For sale, eye lotion, cigars, phonographs

From reading advertisements we are able to get a picture of life in Wodonga at the time.  This is a snapshot of 1907 in our town, taken from the Wodonga and Towong Sentinel.

  • Carew and Son, Boots and Shoes, were selling “All the Latest Novelties in Footwear”.
  • Gordes Boot Emporium whose reduced prices are not and cannot now be beaten, were ready to repair boots regardless of place of purchase. Repairs done while you wait.
  • William Twomey had taken over the Terminus Hair Dressing Saloon, also selling tobacco and cigars etc.
  • Henry Barber was selling saddles and harness and repairing same. He had relocated to more convenient premises near the railway gates.
  • The Railway Hotel was claiming recognition as one of the best out of Melbourne and promised that letters and telegrams would receive prompt attention. They were running cabs to and from all trains.
  • Wodonga Stores and Bakery conducted by Geo. Leighton sold Groceries, Drapery, Boots, Ironmongery, Crockery, Glassware, Wines and Spirits, Timber and all Building Materials, Flour, Oars, Bran, Chaff and General Produce. Bread delivered to all parts every morning.  Small goods made to order.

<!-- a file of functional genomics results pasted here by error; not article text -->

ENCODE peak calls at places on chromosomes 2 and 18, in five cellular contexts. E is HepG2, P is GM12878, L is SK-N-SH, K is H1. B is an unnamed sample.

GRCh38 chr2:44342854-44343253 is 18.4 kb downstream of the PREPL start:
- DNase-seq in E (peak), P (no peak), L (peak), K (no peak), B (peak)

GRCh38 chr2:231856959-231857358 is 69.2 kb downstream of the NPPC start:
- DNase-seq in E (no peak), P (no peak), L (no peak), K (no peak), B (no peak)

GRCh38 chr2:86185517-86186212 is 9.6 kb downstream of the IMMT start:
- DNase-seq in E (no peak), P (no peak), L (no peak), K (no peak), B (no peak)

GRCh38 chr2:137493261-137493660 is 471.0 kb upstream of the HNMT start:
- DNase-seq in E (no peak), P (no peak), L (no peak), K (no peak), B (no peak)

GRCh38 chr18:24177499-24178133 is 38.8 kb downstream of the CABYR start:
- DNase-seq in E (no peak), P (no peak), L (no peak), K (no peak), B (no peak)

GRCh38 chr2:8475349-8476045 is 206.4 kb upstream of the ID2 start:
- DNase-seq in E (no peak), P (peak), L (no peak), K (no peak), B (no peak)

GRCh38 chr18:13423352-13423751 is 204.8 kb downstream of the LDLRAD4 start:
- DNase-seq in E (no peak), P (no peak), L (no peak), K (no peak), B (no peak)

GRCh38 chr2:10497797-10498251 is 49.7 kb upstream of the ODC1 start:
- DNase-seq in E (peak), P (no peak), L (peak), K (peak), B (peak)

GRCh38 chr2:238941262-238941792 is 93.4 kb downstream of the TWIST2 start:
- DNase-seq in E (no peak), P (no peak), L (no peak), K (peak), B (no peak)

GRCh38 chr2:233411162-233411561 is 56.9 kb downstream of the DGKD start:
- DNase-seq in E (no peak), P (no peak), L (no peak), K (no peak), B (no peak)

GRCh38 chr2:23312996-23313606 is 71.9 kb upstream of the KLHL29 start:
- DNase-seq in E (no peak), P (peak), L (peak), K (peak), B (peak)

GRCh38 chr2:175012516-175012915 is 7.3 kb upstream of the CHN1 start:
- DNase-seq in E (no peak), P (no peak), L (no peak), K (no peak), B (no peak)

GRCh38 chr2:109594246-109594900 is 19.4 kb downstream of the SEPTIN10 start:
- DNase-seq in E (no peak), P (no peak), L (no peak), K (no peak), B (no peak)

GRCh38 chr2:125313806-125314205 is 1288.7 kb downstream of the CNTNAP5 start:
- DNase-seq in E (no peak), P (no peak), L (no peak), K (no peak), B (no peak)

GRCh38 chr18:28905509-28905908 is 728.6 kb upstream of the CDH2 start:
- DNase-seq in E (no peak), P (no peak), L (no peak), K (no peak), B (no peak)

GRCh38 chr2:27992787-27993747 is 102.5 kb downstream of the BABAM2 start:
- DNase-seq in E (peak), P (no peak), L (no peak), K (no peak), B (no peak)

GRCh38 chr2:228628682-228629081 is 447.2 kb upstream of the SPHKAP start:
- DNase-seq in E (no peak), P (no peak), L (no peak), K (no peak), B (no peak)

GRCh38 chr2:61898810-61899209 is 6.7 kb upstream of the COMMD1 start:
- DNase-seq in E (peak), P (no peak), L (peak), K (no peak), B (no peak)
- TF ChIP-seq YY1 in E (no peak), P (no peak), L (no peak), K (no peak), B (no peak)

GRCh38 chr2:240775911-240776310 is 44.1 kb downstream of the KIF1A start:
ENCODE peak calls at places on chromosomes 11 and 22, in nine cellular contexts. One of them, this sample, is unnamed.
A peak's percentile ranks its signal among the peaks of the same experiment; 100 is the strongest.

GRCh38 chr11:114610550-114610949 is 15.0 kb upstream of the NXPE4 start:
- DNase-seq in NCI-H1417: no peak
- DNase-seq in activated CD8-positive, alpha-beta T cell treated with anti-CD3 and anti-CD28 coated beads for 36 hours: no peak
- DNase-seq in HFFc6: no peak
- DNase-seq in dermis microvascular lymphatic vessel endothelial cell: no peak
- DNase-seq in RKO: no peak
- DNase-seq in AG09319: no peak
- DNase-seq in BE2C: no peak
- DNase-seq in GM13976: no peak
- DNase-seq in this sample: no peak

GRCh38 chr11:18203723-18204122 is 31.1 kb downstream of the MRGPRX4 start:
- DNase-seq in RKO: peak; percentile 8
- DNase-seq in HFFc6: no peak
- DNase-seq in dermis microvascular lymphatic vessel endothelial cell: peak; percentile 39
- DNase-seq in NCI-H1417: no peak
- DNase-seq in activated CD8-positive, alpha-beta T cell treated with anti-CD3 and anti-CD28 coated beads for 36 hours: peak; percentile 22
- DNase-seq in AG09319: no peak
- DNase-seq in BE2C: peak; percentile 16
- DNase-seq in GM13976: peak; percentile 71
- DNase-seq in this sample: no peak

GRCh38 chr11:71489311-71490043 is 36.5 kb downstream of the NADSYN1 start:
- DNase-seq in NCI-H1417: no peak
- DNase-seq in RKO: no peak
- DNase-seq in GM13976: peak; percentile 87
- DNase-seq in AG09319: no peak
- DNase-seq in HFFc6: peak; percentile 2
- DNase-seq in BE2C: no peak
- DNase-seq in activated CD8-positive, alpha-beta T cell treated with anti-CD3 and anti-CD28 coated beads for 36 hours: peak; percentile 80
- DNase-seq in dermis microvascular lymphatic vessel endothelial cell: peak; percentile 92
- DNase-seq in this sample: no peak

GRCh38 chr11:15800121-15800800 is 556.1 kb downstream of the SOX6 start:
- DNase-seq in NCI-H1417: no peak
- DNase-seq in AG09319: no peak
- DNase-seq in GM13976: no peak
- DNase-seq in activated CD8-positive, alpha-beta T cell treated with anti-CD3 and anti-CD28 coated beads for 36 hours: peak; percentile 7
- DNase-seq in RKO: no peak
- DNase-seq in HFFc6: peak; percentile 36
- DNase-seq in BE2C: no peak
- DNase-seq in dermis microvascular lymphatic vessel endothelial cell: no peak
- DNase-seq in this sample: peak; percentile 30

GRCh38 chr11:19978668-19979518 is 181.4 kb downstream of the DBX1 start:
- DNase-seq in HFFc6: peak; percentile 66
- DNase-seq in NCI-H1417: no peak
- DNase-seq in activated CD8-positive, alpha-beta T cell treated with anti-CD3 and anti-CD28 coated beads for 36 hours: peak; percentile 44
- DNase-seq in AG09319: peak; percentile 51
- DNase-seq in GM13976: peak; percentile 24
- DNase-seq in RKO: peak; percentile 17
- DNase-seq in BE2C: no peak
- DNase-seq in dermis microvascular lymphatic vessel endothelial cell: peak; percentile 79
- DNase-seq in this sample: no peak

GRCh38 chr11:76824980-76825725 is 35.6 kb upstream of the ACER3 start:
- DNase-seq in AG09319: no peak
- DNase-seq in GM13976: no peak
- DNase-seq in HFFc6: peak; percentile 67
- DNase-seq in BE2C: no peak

• John Whan’s Wodonga General Supply Stores was advertising The Perfect Blue Flame Oil Stove on which every article cooked was simple perfection and was ideal for heating flat irons at the small cost of half a penny per hour each burner.
  • Wodonga Bakery was offering Fancy Bread and Biscuits, and The Central Bakery Best Bread, 4d large loaf for cash.
  • M’Swiney, Chemist was selling Dr Allan’s Eye Lotion for blight and other eye affections.
  • Most hotel advertising included stabling and loose boxes to accommodate horses.
  • 1st March Grand Opening Ball Bonegilla Hall. Tickets 5/-, Ladies free.
  • 1000 horses were being offered for sale, including a number of Draughts, at the horse sale at Wodonga over 4 days.
  • F. Awburn was selling the Edison Phonograph with large supply of records always on hand.
  • Wodonga Coffee Palace offered first-class accommodation with hot and cold water baths.
  • Nurse Dunphy’s Private Hospital was ready for the reception of patients. In the building we now know as Canbourne.